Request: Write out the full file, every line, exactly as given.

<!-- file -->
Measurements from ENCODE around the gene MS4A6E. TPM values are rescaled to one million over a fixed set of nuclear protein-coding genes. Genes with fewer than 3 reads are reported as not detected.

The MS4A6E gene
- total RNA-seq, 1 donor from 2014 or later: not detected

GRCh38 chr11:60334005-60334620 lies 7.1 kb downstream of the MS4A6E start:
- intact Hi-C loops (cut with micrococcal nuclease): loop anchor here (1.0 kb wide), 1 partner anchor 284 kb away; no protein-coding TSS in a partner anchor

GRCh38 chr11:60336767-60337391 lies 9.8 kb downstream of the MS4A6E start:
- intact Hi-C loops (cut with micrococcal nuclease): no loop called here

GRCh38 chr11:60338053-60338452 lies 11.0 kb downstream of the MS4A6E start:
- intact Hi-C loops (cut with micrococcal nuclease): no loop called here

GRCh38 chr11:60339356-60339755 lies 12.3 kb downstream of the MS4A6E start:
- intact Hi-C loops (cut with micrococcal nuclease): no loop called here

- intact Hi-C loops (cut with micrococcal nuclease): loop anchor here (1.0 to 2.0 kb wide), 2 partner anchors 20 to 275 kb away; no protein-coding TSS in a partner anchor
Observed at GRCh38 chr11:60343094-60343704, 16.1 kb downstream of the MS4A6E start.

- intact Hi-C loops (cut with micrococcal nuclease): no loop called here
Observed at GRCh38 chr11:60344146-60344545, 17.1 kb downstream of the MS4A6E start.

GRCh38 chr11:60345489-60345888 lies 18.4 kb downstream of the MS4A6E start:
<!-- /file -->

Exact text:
Measurements from ENCODE around the gene MS4A6E. TPM values are rescaled to one million over a fixed set of nuclear protein-coding genes. Genes with fewer than 3 reads are reported as not detected.

The MS4A6E gene
- total RNA-seq, 1 donor from 2014 or later: not detected

GRCh38 chr11:60334005-60334620 lies 7.1 kb downstream of the MS4A6E start:
- intact Hi-C loops (cut with micrococcal nuclease): loop anchor here (1.0 kb wide), 1 partner anchor 284 kb away; no protein-coding TSS in a partner anchor

GRCh38 chr11:60336767-60337391 lies 9.8 kb downstream of the MS4A6E start:
- intact Hi-C loops (cut with micrococcal nuclease): no loop called here

GRCh38 chr11:60338053-60338452 lies 11.0 kb downstream of the MS4A6E start:
- intact Hi-C loops (cut with micrococcal nuclease): no loop called here

GRCh38 chr11:60339356-60339755 lies 12.3 kb downstream of the MS4A6E start:
- intact Hi-C loops (cut with micrococcal nuclease): no loop called here

- intact Hi-C loops (cut with micrococcal nuclease): loop anchor here (1.0 to 2.0 kb wide), 2 partner anchors 20 to 275 kb away; no protein-coding TSS in a partner anchor
Observed at GRCh38 chr11:60343094-60343704, 16.1 kb downstream of the MS4A6E start.

- intact Hi-C loops (cut with micrococcal nuclease): no loop called here
Observed at GRCh38 chr11:60344146-60344545, 17.1 kb downstream of the MS4A6E start.

GRCh38 chr11:60345489-60345888 lies 18.4 kb downstream of the MS4A6E start: